- Trader Joe’s Organic Hummus (no labs)
- The Hummus Guy Organic Original Hummus (no labs)
- The Perfect Pita Traditional Hummus (ND glyphosate)
- Tribe’s Organic Line – Organic Roasted Garlic Hummus (no labs)
- Yorgo’s Organic Original Hummus (no labs)
Hi there! I eat a lot of chickpeas. Id love to see the report of which brands were tested by the ewg and rsults. I dont see it online. Can you direct me to that info as you seem to have found more brand informati9n than me. Thanks!
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I recently cooked Harris Teeter Organic Chickpeas in my instant pot. I noticed there is a Harris Teeter Fresh Market Organic Dried Chickpeas and a regular HT Org. Dry Chickpeas. What is the difference? I had a package that is purple on the top with a blue stripe and 16oz. Also if something is labeled organic shouldn’t it be safer than the nonorganic. I would think with the high numbers that it does not deserve to be labled organic. I want to make sure I am getting the right thing because the one is like 17000 x worse. WOW!!
I have also visited Israel, and we found their food to be so delicious! I am looking forward to going back. Thank you for all you do. My family is truly grateful for the wonderful work you do!
what does “no labs” mean?
It just means we didn’t have lab work on them to share. We included all the brands from the industry. This is an update to include the latest EWG study. Sorry if that part was coNfusing.
Can you do a glyphosate test for Be Still Organic Farms- their black beans, and garbanzo beans please.
Hi Leah if No Labs means you didn’t have lab work on them to share…then why are some in the bad list / better list /or best list? How was that determined?
Thank you for sharing.
Also wondering this!
I’m wondering this too…Leah could you please explain? Thanks!!
What does the label “no labs” indicate one the best group?
I put above
We really love hummus, and I agree that it’s a good source of nutrition. Thank you so much, Leah, for detailing what safe and what’s not! I’m definitely going to remember this while shopping my groceries. And I’ll be trying to make my own at home more often!
Thanks for stopping by!
Wegman’s does offer an organic hummus, I wonder if it has unwanted ingredients.
Thank you! I love all that you do and share! 🙏❤️
Thank you Jenifer!!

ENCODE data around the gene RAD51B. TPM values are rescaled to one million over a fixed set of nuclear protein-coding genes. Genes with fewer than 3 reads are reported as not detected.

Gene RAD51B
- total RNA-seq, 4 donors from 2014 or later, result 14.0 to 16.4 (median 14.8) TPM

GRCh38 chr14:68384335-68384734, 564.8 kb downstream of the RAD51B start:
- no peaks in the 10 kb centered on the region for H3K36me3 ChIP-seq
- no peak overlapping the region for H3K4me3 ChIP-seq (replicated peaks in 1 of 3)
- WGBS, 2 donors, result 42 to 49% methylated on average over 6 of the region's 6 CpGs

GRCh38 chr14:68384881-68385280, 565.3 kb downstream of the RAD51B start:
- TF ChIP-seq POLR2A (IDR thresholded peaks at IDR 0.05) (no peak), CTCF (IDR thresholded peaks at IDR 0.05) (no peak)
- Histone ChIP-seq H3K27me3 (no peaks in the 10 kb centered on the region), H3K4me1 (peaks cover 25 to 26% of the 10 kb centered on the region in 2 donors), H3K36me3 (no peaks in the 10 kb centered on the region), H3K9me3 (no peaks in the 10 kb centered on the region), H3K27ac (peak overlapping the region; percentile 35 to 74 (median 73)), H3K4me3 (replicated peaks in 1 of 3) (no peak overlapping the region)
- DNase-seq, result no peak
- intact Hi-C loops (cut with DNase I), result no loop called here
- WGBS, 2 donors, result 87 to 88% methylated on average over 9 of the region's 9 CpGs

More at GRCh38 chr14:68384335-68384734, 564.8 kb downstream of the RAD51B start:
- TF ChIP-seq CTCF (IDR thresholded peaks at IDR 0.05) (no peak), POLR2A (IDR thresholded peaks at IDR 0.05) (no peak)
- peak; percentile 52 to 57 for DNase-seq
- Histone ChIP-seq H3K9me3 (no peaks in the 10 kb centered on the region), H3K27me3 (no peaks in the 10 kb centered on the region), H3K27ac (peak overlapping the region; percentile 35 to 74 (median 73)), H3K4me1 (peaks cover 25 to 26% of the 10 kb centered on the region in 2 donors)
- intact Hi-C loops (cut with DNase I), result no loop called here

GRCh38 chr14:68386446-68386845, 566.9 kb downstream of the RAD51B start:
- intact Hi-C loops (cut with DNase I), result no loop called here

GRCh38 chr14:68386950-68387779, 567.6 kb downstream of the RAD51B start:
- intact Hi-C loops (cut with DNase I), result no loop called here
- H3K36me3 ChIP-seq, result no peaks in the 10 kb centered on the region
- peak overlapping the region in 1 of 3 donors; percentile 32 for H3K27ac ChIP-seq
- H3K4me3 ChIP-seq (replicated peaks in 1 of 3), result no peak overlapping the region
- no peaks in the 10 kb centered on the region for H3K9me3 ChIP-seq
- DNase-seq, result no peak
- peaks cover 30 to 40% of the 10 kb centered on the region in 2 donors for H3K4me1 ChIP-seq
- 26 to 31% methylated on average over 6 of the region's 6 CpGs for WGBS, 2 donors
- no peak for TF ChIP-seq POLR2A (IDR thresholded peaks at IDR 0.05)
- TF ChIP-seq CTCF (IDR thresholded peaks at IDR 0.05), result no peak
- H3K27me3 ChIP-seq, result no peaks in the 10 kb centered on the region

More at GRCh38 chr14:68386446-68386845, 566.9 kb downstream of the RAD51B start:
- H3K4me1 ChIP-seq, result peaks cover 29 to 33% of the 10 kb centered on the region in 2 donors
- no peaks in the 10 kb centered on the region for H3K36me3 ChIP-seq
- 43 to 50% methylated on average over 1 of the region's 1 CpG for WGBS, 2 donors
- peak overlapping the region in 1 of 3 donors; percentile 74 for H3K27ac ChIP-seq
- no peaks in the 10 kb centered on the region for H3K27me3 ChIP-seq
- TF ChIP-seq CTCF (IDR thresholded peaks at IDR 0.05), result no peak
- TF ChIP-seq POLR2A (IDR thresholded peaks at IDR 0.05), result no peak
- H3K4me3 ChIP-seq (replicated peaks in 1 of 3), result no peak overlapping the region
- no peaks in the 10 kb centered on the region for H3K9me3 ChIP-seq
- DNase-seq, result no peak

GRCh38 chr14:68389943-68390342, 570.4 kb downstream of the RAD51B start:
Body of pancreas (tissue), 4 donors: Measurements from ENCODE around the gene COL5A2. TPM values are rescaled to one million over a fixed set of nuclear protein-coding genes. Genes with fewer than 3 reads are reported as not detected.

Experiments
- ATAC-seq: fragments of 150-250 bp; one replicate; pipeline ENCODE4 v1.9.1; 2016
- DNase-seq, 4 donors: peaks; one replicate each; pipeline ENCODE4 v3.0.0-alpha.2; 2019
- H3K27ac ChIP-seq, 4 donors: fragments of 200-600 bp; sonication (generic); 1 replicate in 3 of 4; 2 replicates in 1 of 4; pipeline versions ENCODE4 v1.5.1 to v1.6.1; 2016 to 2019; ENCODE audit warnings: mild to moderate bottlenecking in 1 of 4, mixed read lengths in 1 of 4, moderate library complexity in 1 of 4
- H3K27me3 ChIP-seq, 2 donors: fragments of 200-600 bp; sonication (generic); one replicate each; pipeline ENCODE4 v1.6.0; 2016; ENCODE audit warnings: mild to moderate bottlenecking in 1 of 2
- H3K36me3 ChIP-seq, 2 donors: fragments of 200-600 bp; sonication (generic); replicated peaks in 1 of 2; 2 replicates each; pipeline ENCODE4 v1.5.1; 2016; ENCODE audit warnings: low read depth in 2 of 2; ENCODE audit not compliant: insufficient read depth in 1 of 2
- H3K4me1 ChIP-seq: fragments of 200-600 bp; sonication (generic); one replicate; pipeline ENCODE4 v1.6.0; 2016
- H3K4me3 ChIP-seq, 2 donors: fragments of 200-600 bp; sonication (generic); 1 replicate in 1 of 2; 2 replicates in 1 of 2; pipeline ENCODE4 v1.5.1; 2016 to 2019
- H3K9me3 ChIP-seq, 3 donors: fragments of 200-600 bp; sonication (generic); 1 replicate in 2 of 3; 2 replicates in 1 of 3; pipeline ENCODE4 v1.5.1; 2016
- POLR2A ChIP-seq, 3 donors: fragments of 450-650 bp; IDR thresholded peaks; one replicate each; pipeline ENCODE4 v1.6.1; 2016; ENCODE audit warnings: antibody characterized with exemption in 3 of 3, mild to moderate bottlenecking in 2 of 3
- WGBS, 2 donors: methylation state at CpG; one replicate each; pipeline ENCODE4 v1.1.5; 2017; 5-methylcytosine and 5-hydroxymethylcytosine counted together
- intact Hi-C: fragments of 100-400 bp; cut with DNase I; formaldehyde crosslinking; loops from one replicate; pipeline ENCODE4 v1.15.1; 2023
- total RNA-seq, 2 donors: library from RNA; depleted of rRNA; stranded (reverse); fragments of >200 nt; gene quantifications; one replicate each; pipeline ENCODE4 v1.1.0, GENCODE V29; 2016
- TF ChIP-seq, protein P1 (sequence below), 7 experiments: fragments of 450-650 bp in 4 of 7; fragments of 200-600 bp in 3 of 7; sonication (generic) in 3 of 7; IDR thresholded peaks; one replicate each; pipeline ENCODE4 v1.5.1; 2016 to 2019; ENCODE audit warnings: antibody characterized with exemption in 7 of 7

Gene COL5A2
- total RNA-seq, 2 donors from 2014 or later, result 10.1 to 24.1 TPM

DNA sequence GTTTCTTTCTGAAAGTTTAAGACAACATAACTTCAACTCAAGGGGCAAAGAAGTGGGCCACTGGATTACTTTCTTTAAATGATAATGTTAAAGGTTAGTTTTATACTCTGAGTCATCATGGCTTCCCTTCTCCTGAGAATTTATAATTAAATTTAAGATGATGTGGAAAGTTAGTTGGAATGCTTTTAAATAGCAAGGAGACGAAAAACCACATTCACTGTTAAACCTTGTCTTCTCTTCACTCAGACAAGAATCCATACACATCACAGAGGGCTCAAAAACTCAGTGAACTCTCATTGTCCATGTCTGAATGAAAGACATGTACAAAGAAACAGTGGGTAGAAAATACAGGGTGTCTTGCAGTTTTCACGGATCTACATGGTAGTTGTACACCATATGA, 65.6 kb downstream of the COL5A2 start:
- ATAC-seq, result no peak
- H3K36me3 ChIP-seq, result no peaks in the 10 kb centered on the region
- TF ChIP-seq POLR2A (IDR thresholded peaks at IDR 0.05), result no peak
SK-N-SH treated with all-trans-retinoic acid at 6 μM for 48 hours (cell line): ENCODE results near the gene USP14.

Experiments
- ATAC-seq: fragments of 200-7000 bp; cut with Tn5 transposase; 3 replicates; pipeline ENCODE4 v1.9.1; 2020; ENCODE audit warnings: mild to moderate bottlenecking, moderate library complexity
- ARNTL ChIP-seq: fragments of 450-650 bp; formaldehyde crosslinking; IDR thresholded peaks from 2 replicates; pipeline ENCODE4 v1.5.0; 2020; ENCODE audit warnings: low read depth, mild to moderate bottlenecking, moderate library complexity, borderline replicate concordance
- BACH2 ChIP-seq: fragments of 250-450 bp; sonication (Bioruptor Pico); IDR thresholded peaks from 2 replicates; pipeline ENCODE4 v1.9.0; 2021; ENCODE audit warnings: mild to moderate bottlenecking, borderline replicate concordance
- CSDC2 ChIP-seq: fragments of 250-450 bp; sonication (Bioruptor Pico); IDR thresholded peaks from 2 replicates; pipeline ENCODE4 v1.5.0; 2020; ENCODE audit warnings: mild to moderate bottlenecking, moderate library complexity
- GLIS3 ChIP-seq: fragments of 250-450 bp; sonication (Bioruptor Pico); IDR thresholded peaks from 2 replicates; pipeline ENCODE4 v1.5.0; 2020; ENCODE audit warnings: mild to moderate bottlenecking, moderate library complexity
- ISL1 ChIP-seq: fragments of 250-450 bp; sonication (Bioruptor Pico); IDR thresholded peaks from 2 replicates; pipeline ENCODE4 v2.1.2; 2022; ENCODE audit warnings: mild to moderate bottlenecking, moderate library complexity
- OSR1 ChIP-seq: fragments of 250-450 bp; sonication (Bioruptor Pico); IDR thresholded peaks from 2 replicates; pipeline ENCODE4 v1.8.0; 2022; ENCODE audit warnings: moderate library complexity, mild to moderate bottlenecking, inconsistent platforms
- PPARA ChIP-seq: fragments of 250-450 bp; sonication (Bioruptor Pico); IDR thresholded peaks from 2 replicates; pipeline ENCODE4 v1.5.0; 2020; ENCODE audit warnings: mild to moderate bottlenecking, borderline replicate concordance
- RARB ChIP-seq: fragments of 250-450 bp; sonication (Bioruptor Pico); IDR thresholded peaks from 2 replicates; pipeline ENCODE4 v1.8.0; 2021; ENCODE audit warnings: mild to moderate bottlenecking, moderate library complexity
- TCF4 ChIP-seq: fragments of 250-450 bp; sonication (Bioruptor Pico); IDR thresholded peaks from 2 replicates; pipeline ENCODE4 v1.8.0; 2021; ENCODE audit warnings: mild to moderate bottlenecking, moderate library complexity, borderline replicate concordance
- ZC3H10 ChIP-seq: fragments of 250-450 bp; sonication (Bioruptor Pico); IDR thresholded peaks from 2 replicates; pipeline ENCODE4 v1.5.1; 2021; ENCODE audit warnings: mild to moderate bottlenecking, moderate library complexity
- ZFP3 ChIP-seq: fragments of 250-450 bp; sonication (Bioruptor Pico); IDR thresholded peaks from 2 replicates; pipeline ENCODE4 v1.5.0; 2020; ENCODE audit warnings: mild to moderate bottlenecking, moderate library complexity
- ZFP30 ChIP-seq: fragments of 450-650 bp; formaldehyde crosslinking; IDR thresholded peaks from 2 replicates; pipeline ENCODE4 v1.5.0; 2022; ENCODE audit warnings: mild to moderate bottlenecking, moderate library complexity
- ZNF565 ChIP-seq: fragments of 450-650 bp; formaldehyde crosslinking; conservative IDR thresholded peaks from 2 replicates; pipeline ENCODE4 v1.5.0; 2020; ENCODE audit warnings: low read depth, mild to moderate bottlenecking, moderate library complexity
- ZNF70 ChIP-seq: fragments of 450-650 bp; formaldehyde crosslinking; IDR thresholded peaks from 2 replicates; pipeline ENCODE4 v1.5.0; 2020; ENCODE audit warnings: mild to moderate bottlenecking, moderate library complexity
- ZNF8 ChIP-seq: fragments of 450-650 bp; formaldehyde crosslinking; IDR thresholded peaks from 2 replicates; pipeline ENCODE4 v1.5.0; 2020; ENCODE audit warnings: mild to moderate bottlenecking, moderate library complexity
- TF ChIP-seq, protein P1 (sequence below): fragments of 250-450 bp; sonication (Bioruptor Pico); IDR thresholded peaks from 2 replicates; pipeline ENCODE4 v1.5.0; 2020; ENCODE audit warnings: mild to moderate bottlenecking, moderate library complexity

Sorry meant ‘Hala’
Well said Sara 🎩
Giving hummus to your dog could make them sick.
I like your a lot and rely on the useful info in it, but as a Lebanese canadian I am a bit let down/ Hummus literally means chickpea in arabic, and israel coopted it (as it did other things). It’s a Lebanese dish and Lebanon is the culinary flagship of the middle east. The simple reason is that we have a mediterranean country lush in water, rain and underground water, not to mention sunshine and warmth (but not scorching heat). The fact that we have that and not deserts makes Lebanon the culinary flagship of the middle east, not to mention a haven for democracy and diversity. I’m sure you didn’t mean anything bad by it but saying that people for multiple religions eat something sounds off colour to a Lebanese person. It’s like saying “blacks and whites eat pizza in the US”. In Lebanon we view sectarianism (segregating people by religion) the way Americans view racism. In my country we recognize that people are primarily defined by culture, not religion. And if you’re thinking civil war, that project never worked out in Lebanon, instead we became the flagship for pluralism and true religious diversity. Enjoy your hummus! And incidentally, it’s quite easy to make from canned chickpeas or even dry ones, mixed with tehini. Tehini is Arabic for paste, and it’s sesame paste. These ingredients make hummus a truly lovely vegan protein fix.
I completely agree! And yes it doesn’t take anything to make hummus any novice can make it. The store bought ones come in plastic containers which, as mamavation has reported, it can contain toxins that is passed into the food.
I haven’t been to Lebanon, but I have been to Israel a couple of times. But thank you for filling me in on things I did not understand. We ate mostly vegan cuisine when we were over there. I was there with other vegans so it was really cool being able to see the country through their eyes. Incredible food. But I grew up in Glendale, California with the largest Armenian population outside of Armenia. Hummus and tahini were very common, but so was the meat! Thanks for stopping by!
I was thinking the same thing when I read that. Definitely Lebanese origin! Glad the Israelis also enjoy it 🙂 Excellent blog Leah, as always.